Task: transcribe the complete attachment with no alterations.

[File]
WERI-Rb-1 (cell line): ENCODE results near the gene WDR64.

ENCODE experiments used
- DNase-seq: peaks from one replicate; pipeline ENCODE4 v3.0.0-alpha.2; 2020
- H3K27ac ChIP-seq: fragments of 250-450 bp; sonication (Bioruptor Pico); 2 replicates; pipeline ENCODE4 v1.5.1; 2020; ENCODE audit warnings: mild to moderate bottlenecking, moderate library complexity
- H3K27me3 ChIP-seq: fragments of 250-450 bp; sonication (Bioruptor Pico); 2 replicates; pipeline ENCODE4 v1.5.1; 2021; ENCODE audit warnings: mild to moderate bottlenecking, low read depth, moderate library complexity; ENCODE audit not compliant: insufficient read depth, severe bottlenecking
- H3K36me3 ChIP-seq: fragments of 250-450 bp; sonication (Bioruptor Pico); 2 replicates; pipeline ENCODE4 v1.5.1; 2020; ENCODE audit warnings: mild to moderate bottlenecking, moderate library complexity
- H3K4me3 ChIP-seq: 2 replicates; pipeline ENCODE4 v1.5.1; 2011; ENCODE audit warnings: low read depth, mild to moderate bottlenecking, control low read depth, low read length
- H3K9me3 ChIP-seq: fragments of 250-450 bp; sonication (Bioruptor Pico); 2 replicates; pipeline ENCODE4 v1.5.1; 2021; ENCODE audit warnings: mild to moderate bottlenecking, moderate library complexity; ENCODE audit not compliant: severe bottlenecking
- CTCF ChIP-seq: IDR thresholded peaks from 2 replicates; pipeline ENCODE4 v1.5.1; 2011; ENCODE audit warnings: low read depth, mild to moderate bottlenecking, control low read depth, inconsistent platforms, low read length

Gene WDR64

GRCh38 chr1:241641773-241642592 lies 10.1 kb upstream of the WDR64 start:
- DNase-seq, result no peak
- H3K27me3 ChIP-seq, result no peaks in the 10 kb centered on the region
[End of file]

WERI-Rb-1 (cell line): ENCODE results near the gene WDR64.

ENCODE experiments used
- DNase-seq: peaks from one replicate; pipeline ENCODE4 v3.0.0-alpha.2; 2020
- H3K27ac ChIP-seq: fragments of 250-450 bp; sonication (Bioruptor Pico); 2 replicates; pipeline ENCODE4 v1.5.1; 2020; ENCODE audit warnings: mild to moderate bottlenecking, moderate library complexity
- H3K27me3 ChIP-seq: fragments of 250-450 bp; sonication (Bioruptor Pico); 2 replicates; pipeline ENCODE4 v1.5.1; 2021; ENCODE audit warnings: mild to moderate bottlenecking, low read depth, moderate library complexity; ENCODE audit not compliant: insufficient read depth, severe bottlenecking
- H3K36me3 ChIP-seq: fragments of 250-450 bp; sonication (Bioruptor Pico); 2 replicates; pipeline ENCODE4 v1.5.1; 2020; ENCODE audit warnings: mild to moderate bottlenecking, moderate library complexity
- H3K4me3 ChIP-seq: 2 replicates; pipeline ENCODE4 v1.5.1; 2011; ENCODE audit warnings: low read depth, mild to moderate bottlenecking, control low read depth, low read length
- H3K9me3 ChIP-seq: fragments of 250-450 bp; sonication (Bioruptor Pico); 2 replicates; pipeline ENCODE4 v1.5.1; 2021; ENCODE audit warnings: mild to moderate bottlenecking, moderate library complexity; ENCODE audit not compliant: severe bottlenecking
- CTCF ChIP-seq: IDR thresholded peaks from 2 replicates; pipeline ENCODE4 v1.5.1; 2011; ENCODE audit warnings: low read depth, mild to moderate bottlenecking, control low read depth, inconsistent platforms, low read length

Gene WDR64

GRCh38 chr1:241641773-241642592 lies 10.1 kb upstream of the WDR64 start:
- DNase-seq, result no peak
- H3K27me3 ChIP-seq, result no peaks in the 10 kb centered on the region